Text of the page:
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The light was getting purple and soft outside.
Almost time for my father to come home from work.
What’s the matter? What you crying for?
Daddy’s going to kill Ralphie.
No, he’s not.
Yes, he is, too.
No, he’s not.
I promise you Daddy is not going to kill Ralphie.
Why don’t you come on out of there?
Would you like some milk?
Here you go.
I’ll see you later? Okay. Bye.
I heard the car roar up the driveway, and a wave of terror broke over me.
He’ll know what I said, the awful things that I said.
Attention shoppers! It is now 9:00 and our store is closing.
9:00! Great Scott! The store is gonna close!
Santa can’t wait all night.
Come on up on Santa’s lap.
Get moving, kid. Quit dragging your feet.
And what’s your name, little boy?
Hey, kid, hurry up, the store’s closing!
Listen, little boy, we got a lot of people waiting here, so get going!
What do you want for Christmas, little boy?
My mind had gone blank.
Frantically I tried to remember what it was I wanted.
I was blowing it, blowing it.
How about a nice football?
Football. What’s a football?
Without conscious will, my voice squeaked out:
Okay, get him out of here.
A football! Oh, no. What was I doing?
Wake up, stupid, wake up!
I want an official Red Ryder carbine-action 200-shot… range model air rifle.
You’ll shoot your eye out, kid.Add a Comment
Aunt Clara had for years labored under the delusion that…
I was not only perpetually four years old, but also a girl.
She just always gives you the nicest things, Ralphie.
Oh, isn’t that sweet?
Ralph, go upstairs and try it on you–
I don’t want to!
Go upstairs right now and try on that present!
Immediately my feet began to sweat as those two fluffy little bunnies… with the blue button eyes stared sappily up at me.
Come down here so I can see you better.
I just hoped Flick would never spot them…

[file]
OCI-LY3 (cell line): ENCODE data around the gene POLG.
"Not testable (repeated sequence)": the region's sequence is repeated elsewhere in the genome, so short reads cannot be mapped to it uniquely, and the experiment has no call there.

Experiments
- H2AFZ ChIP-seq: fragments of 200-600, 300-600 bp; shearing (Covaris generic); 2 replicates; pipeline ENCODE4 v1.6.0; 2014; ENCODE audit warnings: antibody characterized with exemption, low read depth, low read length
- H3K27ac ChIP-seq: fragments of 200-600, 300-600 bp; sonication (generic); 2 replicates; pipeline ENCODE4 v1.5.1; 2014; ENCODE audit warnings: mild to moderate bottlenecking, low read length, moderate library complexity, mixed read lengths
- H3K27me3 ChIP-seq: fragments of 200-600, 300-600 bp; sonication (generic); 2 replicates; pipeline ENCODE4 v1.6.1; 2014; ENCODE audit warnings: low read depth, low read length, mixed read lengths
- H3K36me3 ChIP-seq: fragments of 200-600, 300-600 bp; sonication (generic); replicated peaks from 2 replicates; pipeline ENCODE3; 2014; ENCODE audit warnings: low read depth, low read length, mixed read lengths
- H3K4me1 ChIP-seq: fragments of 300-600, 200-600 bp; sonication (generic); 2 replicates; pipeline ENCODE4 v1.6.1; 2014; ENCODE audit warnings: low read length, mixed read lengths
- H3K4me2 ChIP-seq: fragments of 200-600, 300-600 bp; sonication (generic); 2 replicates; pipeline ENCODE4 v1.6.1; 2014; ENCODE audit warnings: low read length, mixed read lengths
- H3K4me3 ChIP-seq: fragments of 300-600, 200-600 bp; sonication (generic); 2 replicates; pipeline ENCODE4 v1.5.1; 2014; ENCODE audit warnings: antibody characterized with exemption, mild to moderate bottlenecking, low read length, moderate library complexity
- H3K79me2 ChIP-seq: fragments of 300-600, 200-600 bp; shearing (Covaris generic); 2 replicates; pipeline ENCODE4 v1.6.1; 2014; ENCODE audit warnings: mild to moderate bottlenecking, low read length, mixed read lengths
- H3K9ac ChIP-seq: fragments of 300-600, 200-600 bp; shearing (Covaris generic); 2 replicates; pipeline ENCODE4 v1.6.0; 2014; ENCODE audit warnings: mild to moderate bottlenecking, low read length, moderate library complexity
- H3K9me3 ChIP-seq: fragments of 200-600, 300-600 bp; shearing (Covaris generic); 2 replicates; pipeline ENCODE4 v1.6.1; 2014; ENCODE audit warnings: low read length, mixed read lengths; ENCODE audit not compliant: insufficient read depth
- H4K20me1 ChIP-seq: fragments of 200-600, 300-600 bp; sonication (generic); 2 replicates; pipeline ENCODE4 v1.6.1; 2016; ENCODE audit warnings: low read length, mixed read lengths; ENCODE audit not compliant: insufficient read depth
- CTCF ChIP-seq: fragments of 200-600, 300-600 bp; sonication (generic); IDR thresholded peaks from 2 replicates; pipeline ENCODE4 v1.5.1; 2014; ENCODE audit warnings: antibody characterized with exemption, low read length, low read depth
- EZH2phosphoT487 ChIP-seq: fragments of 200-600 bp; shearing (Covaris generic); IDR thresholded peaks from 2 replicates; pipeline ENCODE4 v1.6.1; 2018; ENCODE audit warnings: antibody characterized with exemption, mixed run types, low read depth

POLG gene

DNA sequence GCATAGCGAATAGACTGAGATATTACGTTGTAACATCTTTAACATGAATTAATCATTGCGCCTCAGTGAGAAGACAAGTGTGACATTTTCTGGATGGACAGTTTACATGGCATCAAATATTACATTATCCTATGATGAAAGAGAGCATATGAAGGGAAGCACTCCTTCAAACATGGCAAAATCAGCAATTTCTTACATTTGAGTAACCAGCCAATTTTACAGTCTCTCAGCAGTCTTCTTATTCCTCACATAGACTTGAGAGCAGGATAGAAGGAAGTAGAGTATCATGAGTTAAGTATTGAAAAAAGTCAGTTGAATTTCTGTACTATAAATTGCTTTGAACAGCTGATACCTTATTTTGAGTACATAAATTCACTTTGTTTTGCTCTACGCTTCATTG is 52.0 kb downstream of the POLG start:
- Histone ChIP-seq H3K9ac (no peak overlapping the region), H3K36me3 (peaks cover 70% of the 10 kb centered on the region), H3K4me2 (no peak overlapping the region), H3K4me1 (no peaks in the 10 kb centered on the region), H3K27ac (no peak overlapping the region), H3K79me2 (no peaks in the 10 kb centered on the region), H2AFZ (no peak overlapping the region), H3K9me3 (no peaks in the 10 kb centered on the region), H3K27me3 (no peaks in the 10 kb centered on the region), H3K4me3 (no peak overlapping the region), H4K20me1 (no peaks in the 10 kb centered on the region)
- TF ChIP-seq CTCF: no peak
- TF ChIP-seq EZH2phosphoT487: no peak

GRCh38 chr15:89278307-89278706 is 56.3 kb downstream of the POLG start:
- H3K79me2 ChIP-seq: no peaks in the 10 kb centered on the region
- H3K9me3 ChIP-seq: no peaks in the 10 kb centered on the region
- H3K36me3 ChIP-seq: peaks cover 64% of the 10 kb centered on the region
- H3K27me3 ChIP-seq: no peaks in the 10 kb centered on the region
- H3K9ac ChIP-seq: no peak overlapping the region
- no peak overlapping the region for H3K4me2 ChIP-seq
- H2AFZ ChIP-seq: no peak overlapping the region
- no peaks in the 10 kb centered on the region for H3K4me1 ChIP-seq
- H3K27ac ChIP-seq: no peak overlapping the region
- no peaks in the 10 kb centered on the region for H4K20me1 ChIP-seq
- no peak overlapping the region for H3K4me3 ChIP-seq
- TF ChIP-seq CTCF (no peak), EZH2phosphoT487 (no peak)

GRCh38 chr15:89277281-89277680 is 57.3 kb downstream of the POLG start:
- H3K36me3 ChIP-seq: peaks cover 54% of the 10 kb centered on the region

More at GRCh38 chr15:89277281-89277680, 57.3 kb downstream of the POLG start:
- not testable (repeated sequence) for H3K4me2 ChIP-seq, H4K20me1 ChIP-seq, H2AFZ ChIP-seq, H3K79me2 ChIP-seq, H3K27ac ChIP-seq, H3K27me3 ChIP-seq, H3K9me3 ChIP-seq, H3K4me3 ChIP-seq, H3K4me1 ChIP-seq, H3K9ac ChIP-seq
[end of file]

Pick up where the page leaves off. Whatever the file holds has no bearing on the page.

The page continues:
as the word of this humiliation could easily make life… at Warren G. Harding School a veritable hell.
Isn’t that cute?
That is the most precious thing I’ve ever seen in my life.
Shut up, Randy.
He looks like a deranged Easter bunny.
Oh, it was beautiful. I could hardly wait to try it out.
Can I try it out, Ma? Can I?
Okay, Black Bart, now you get yours.
Oh, my God! I shot my eye out!
You’ll shoot your eye out, kid.
You’ll shoot your eye out, you’ll shoot your eye out!
Ralphie, you be careful out there. Don’t shoot your eye out!
She hadn’t seen! She didn’t know!
My eye’s all right. The BB must’ve hit my glasses.
My glasses! Oh, no!
We are going out to eat.
No! Not, “ra ra ra ra ra.” “La la la la la.”
Sing like this:
Try again. Stop!
Sing something else.
Kitchen. Bring food. For customers.
Oh, I’m sorry.
It’s a beautiful duck.
It really is.
But you see…
It’s smiling at me.
That Christmas would live in our memories…
as the Christmas when we were introduced to Chinese turkey.
Next to me in the blackness lay my oiled blue-steel beauty.
The greatest Christmas gift I had ever received… or would ever receive.
Gradually, I drifted off to sleep, pranging ducks on the wing…
and getting off spectacular hip shots.
This is my entry for the Tomie de paola Award contest. This year we were to develop a character through a series of panels to show character development. Mine is more of a storyline, I guess. It was fun creating it though.
Good luck to the ten finalists who are moving on to the next round. Especially our Houston illustrator, Cheryl Pilgrim. Loved her entry… so clever!Add a Comment
|Nora curled up with the advance copy|
|pigeons and doves|
Well I double-DOG-dare ya!
NOW it was serious. A double-dog-dare. What else was there but a “triple dare you”? And then, the coup de grace of all dares, the sinister triple-dog-dare.
I TRIPLE-dog-dare ya!
Schwartz created a slight breach of etiquette by skipping the triple dare and going right for the throat!Add a Comment
Only I didn’t say “Fudge.” I said THE word, the big one, the queen-mother of dirty words, the “F-dash-dash-dash” word!
*What* did you say?
That’s… what I thought you said. Get in the car. Go on!
It was all over – I was dead. What would it be? The guillotine? Hanging? The chair? The rack? The Chinese water torture? Hmmph. Mere child’s play compared to what surely awaited me.
Over the years I got to be quite a connoisseur of soap. My personal preference was for Lux, but I found Palmolive had a nice, piquant after-dinner flavor – heady, but with just a touch of mellow smoothness.